In this barren land Ernie pointed out all the large clam shells that have become fossils.  He pointed out the scrubby bush whose tiny leaves, when placed in water, make a wonderful shampoo.  Another bush had aphrodisiac qualities and that they would place its branches in the watering hole for the horses of the soldiers so that they would not be able to follow them.  The petroglyphs were inspiring.  They tell the Hopi tale of what was and what is to come.  They even have carvings of space visitors.  These barren lands are rich in history and sacred story.  After awhile you become very quiet as you know you have entered a very special space in time.  You have entered another world.

Experience it Yourself

For those of you who might want to experience the Hopi Reservation more entirely, contact me and I will put you in touch with Ernie.  You will be changed.  The reservation is very poor.  They have a water problem and carry their water in 5 gallon containers.  Many of the homes have dirt floors.  They are very clean and very well decorated inside.  The dogs are free to roam at night and hunt.   They return in the day to their homes.  I arrived at a place where an American is helping them dig a water well.  I was greeted with at least 6 dogs who were friendly and indifferent.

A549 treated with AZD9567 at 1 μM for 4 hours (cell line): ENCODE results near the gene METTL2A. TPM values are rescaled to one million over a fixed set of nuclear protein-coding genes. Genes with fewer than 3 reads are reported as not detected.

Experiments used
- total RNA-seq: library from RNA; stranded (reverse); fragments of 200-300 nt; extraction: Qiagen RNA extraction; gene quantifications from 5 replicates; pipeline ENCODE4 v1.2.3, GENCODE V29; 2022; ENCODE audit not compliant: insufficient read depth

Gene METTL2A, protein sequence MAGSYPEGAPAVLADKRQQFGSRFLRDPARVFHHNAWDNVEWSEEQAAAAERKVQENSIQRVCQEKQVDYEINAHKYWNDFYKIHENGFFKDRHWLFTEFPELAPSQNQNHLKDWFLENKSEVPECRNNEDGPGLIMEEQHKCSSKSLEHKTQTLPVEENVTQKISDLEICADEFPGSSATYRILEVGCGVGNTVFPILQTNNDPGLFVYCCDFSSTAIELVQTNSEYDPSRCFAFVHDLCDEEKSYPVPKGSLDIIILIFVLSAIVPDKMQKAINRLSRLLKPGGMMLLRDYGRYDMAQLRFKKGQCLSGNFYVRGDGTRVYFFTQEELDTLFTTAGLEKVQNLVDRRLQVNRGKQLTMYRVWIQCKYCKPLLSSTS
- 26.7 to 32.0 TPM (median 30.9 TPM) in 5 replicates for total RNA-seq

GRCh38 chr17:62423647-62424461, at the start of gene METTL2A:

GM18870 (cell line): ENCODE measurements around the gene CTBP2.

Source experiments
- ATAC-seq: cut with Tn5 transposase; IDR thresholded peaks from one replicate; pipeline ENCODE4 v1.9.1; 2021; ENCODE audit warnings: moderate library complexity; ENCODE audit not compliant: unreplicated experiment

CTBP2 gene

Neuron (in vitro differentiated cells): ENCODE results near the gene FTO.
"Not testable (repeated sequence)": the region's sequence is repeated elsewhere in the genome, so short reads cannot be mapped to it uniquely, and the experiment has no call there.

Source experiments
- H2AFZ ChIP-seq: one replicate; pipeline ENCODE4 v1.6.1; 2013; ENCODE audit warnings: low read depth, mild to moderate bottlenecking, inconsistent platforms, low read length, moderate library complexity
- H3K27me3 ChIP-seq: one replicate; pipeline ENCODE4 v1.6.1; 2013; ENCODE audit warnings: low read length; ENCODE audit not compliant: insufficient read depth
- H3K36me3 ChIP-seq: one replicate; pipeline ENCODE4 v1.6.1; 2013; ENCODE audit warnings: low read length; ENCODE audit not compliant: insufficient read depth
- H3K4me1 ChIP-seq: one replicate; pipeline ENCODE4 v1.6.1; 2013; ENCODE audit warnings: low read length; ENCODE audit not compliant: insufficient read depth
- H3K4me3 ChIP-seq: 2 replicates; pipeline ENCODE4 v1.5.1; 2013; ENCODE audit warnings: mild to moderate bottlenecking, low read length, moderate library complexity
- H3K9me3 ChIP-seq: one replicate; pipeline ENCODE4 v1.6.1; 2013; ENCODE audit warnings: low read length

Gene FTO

Ernie has three empty houses out on the reservation where people can stay.  Of course, you will have to live off the land for your food and water.  There is no electricity or running water in these three houses.  For those who want to come and meet themselves in the magical space called “the beginning”, I encourage a visit with Ernie.